Thursday, October 28, 2021

Public Debt, Political Status to be Key Election Year Issues

By on December 28, 2015

SAN JUAN – Aside from the difficulty the administration of Gov. Alejandro García Padilla will continue to face in tackling the fiscal and economic crisis afflicting the island, two issues are likely to become key in this year’s electoral campaign: the payment of the multibillion-dollar public debt and the political relationship between Puerto Rico and the United States, which dates back to July 25, 1898, when the U.S. Army took control over the Caribbean island.

Both issues incite heated debate among the island’s political parties and their official spokespeople, even though the most recent, and oldest, one has unexpectedly resurged in the form of an allegation by the Obama administration before the U.S. Supreme Court stating that Puerto Rico is a territory whose powers reside within the U.S. Congress.

The 43-page document submitted by the U.S. Department of Justice, through its solicitor general, Donald Verrilli, for the criminal case “People of Puerto Rico vs. Sánchez Valle,” argues that the powers over the island belong to the federal Congress and therefore the Puerto Rican government does not enjoy sovereignty nor does the document recognize the commonwealth under the U.S. Constitution.

In the Sánchez Valle case, the Puerto Rico Supreme Court ruled in March that Puerto Rico had no independent sovereignty to judge a person who already judged by the federal court.

In light of said argument, the Puerto Rico Justice Department responded by requesting the U.S. Supreme Court to revise the decision. The court accepted the request for which Verrilli has asked the state court’s decision be ratified.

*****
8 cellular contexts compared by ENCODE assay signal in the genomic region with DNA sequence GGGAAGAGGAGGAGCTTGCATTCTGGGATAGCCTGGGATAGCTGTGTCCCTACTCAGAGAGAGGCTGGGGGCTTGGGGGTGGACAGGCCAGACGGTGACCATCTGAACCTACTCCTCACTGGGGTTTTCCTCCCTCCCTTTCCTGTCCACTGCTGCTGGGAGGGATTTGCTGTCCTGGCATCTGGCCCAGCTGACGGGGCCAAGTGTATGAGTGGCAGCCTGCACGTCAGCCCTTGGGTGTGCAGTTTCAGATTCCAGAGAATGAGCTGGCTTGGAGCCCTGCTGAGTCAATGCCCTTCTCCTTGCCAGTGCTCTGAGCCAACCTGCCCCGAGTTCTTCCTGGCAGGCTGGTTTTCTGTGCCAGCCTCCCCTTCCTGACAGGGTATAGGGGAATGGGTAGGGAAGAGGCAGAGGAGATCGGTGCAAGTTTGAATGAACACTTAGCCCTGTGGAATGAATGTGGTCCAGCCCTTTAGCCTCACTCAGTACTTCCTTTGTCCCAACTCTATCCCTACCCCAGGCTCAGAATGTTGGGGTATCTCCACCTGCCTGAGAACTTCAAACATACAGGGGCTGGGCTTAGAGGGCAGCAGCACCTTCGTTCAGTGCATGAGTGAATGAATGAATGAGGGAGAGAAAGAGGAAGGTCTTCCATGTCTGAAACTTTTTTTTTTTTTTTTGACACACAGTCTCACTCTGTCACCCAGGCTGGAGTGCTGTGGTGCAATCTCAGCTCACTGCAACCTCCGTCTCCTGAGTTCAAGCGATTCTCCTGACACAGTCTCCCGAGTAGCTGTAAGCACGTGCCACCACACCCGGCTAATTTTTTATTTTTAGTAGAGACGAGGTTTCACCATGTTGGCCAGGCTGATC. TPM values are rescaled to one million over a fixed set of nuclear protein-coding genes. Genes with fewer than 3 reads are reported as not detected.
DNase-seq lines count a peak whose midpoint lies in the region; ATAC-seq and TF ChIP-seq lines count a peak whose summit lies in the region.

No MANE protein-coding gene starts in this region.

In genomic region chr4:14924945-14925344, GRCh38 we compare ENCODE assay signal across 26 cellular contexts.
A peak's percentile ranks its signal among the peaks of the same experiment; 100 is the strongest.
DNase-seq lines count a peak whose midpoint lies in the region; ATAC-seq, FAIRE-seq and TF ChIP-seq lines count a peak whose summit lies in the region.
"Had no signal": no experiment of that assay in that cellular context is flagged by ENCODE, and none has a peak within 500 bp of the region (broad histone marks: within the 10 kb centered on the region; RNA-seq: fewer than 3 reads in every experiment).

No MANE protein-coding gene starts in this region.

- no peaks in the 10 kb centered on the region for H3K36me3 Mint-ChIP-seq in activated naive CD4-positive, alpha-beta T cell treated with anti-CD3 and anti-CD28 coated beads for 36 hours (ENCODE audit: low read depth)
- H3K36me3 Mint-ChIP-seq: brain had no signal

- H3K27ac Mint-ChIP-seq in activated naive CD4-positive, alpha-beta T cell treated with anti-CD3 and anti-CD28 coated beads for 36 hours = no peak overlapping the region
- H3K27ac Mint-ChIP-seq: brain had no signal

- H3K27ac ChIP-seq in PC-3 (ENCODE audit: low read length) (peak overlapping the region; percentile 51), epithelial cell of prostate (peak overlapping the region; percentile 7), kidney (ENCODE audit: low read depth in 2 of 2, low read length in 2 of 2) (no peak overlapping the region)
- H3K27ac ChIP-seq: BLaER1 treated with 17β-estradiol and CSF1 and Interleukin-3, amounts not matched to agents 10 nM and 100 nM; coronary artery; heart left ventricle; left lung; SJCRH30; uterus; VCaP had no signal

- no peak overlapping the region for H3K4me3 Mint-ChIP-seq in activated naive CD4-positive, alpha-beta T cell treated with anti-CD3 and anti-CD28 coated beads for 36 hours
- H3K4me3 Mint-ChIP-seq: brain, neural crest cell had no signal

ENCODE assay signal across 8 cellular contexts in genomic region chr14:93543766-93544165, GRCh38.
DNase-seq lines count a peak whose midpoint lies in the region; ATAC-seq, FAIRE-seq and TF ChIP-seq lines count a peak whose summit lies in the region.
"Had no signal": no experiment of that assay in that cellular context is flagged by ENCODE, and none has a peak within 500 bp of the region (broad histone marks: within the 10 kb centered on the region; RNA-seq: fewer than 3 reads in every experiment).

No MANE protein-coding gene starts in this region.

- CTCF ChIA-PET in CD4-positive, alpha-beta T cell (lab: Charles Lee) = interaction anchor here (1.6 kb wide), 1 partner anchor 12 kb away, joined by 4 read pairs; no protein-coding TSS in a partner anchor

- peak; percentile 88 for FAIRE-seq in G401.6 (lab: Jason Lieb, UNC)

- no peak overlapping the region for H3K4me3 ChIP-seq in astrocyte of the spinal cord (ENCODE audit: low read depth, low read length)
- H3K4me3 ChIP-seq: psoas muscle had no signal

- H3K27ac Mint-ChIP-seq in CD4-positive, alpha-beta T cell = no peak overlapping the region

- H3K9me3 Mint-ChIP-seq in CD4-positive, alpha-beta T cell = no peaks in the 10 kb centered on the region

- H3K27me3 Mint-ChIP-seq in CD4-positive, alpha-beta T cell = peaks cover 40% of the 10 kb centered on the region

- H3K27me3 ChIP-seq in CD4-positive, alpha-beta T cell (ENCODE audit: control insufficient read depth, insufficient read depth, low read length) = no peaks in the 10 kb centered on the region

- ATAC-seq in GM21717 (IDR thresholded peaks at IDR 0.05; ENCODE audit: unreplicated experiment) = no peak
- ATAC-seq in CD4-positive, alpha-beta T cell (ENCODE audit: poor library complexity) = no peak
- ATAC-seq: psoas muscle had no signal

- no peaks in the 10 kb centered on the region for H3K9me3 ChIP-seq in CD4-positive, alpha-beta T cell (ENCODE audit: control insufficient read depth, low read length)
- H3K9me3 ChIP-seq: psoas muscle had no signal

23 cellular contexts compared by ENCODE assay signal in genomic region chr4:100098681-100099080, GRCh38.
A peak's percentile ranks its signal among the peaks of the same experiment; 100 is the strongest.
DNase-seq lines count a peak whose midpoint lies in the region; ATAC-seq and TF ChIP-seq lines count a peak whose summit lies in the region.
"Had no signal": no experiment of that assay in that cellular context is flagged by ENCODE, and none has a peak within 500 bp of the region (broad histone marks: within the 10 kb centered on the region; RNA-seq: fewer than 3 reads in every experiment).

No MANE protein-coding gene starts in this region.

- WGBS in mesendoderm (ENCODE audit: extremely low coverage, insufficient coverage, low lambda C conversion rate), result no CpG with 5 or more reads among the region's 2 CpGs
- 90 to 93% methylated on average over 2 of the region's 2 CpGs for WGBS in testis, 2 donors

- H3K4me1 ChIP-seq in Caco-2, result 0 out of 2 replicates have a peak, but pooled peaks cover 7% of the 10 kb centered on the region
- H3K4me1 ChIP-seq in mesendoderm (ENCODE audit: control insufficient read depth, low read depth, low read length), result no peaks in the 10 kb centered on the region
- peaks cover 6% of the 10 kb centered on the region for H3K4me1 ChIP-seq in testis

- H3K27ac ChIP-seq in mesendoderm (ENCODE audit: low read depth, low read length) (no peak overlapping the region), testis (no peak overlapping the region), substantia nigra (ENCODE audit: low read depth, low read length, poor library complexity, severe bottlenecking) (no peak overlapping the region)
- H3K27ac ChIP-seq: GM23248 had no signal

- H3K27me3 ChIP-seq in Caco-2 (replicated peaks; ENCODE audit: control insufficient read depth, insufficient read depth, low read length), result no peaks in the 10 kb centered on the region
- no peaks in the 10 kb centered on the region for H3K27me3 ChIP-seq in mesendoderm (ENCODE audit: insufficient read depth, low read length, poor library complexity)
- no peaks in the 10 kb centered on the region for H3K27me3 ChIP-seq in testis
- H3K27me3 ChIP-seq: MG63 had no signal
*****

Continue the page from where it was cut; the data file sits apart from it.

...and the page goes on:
Reactions in Puerto Rico, particularly from the three main ideological sectors on the island, sprung immediately.

Pro-commonwealth Gov. García Padilla said Puerto Rico is not a mere territory, but one that “enjoys an unparalleled relation [with the U.S.] within the federal constitutional framework.”

He also argued that the statement by the attorney general in this case, aside from being at odds with the Justice Department’s previous arguments, is incorrect and contrary to all jurisprudence recognizing the Commonwealth of Puerto Rico a degree of autonomy similar to that of the states.

He also said the U.S. Congress established that position when entering into a pact that was approved by the majority of the people of Puerto Rico when they voted to ratify the Constitution of Puerto Rico in 1952.

“I can anticipate that, the position of the people of Puerto Rico will be validated by the U.S. Supreme court according to its previous decisions. My administration will continue to insist in this position. The U.S. Supreme Court will definitely have to deal with this matter,” the governor said.

Nevertheless, Senate President Eduardo Bhatia, also a commonwealth advocate, was more categorical about Justice’s statement, saying, “It is time to prepare [Puerto Rico] for a change in its relationship with the United States that provides political stability, democratic power to the people and unquestionable dignity,” Bhatia stated.

The Senate president assured he will work fervently in designing a democratic, inclusive and serious process “that guides us through this path and preserves the Puerto Rican nationality that defines us.”

Bhatia also said Justice’s interpretation of Puerto Rico’s political status is “limiting, archaic and dangerous.”

On the other side of the of the debate, Puerto Rican Independence Party Sen. María de Lourdes Santiago stated that Justice’s allegation rules out García Padilla’s argument regarding “the pact” between Puerto Rico and the U.S. as not being able to be changed unilaterally by Congress, emphasizing the contrary, that “Congress never considered surrendering its power over our country.”